• The authority to decide how to use the committed product budget should lie directly with the product team
  • To account for changing market conditions, review and adjust budgets at least quarterly and allow for quick decision making outside of a quarterly review

Aligning budgets to business value and having set metrics to determine if the estimated value is being met, removes questions about what budget allocation each product will receive.

Create a Culture that Prioritizes Customer Experience Practices

With traditional technology projects, IT often assigns resources and makes decisions. A top-down approach driven by deadlines and a lack of decision-making authority distributed across stakeholders often drives competing priorities and can result in a lack of focus on customer experience.

Through shifting the organization’s focus to the product, customer experience becomes central to product development, and understanding the customer’s journey is crucial for the success. Building a culture of customer empathy requires decision making at the level closest to the customer which ultimately shortens time to market and allows for flexibility to meet market trends.

Incorporating customer experience practices, like customer journey maps, user research, and user interviews into product development can be a substantial change in some organizations. Establishing Centers of Excellence can drive leading customer experience practices and the right standards for a product-led organization, but this should be balanced through a bottoms-up, grassroots approach which gives a voice to the team doing the work to provide their feedback on standards.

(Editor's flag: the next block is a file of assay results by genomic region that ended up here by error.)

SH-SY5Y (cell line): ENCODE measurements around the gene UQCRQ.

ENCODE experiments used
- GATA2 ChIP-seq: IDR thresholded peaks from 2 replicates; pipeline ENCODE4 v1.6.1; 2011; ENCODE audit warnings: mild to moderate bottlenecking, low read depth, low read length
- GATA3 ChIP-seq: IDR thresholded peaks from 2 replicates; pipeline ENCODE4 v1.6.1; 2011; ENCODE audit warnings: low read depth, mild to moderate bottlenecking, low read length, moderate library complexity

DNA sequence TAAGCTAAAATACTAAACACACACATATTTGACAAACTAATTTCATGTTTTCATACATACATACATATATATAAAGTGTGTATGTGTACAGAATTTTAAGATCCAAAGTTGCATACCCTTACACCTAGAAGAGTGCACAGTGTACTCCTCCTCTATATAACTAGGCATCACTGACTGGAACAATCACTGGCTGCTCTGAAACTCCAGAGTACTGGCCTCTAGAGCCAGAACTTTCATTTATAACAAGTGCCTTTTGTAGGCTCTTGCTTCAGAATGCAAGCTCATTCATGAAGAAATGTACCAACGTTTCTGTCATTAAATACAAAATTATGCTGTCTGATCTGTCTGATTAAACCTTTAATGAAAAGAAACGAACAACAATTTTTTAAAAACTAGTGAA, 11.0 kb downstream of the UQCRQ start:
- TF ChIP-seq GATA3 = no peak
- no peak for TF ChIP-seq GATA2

Communities of Practice (CoPs) are one way to give product teams this voice. CoPs allow standards and practices to grow organically “on the ground” and be harvested as they progress. Communities of Practice should provide feedback into the Center of Excellence to ensure a two-way feedback model and to allow practices that have been proven to be standardized across all teams.

The diagram above shows one way to drive leading practices to product teams by aligning Communities of Practice with Centers of Excellence.

Another way to drive adoption of best practices and organic growth is to leverage Agile and Customer Experience coaches within product teams. Coaches can be paired with an immersive learning environment to kick-start a product team and can continue to help the team throughout early adoption challenges.

What Next?

While many companies are well on their way to moving from a project-based operating model to a product-based model, product delivery teams are still facing challenges with delivering business value in dynamic environments. The steps above outline the components necessary for a customer-focused product delivery team to remain flexible enough to meet changing market conditions while also remaining stable enough to produce a high-quality product. Thought Logic’s approach to product operations prioritizes longevity so that, as your product operations mature, your teams can remain stable yet flexible enough to be responsive to customer needs. Many companies are trying to understand where they are on the maturity curve and how to progress along the curve. An Operations Maturity Roadmap can help you determine the best place to start if you are not yet on your product journey or have questions and concerns about your progress.


Brad McDonald

Managing Consultant

Victoria Ralston

Principal Consultant